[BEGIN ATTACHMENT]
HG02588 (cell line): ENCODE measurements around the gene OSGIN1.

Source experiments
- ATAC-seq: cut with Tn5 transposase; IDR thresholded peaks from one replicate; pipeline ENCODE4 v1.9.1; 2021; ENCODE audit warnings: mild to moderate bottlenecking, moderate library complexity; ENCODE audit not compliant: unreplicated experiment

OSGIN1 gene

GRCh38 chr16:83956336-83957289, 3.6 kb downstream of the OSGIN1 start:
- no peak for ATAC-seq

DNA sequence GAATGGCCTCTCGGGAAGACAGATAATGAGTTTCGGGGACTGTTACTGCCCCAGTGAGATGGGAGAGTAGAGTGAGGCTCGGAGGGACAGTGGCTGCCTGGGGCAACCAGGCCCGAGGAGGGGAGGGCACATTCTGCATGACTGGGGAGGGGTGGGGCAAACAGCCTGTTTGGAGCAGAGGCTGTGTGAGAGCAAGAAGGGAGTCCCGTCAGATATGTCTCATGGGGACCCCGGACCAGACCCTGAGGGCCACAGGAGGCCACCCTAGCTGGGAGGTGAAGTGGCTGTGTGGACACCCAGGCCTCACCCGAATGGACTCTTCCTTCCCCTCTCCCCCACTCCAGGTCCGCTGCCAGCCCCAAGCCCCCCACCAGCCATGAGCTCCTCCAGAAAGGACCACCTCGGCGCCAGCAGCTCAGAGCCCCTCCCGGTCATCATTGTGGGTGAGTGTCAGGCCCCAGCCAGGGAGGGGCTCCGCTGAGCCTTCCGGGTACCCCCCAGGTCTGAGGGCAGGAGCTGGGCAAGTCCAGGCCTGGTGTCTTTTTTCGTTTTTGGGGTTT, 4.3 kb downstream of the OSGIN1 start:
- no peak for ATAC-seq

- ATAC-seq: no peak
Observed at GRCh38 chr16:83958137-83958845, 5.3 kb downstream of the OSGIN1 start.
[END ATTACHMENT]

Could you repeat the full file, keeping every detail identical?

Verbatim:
HG02588 (cell line): ENCODE measurements around the gene OSGIN1.

Source experiments
- ATAC-seq: cut with Tn5 transposase; IDR thresholded peaks from one replicate; pipeline ENCODE4 v1.9.1; 2021; ENCODE audit warnings: mild to moderate bottlenecking, moderate library complexity; ENCODE audit not compliant: unreplicated experiment

OSGIN1 gene

GRCh38 chr16:83956336-83957289, 3.6 kb downstream of the OSGIN1 start:
- no peak for ATAC-seq

DNA sequence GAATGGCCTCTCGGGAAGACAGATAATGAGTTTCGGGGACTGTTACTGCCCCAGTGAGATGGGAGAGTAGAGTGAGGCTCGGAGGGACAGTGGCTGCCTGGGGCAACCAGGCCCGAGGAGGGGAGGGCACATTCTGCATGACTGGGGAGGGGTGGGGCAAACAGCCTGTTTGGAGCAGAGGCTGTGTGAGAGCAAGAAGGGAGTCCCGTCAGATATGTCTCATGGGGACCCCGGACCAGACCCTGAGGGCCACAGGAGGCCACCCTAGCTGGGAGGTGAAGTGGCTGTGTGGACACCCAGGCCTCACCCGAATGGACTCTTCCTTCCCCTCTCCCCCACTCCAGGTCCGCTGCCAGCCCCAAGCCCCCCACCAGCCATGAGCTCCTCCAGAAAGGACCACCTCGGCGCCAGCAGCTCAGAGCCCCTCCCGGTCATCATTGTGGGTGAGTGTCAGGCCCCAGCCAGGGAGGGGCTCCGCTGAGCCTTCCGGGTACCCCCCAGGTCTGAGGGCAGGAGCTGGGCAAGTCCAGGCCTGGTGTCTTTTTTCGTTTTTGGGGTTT, 4.3 kb downstream of the OSGIN1 start:
- no peak for ATAC-seq

- ATAC-seq: no peak
Observed at GRCh38 chr16:83958137-83958845, 5.3 kb downstream of the OSGIN1 start.